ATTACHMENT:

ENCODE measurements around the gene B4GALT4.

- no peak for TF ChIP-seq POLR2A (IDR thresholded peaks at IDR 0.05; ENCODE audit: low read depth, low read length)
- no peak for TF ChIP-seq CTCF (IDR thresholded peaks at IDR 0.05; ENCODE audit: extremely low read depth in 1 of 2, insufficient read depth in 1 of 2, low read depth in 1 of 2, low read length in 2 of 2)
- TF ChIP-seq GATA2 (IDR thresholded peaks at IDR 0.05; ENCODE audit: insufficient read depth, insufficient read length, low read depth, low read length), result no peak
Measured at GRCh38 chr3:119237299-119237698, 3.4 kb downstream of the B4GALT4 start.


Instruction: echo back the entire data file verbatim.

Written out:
ENCODE measurements around the gene B4GALT4.

- no peak for TF ChIP-seq POLR2A (IDR thresholded peaks at IDR 0.05; ENCODE audit: low read depth, low read length)
- no peak for TF ChIP-seq CTCF (IDR thresholded peaks at IDR 0.05; ENCODE audit: extremely low read depth in 1 of 2, insufficient read depth in 1 of 2, low read depth in 1 of 2, low read length in 2 of 2)
- TF ChIP-seq GATA2 (IDR thresholded peaks at IDR 0.05; ENCODE audit: insufficient read depth, insufficient read length, low read depth, low read length), result no peak
Measured at GRCh38 chr3:119237299-119237698, 3.4 kb downstream of the B4GALT4 start.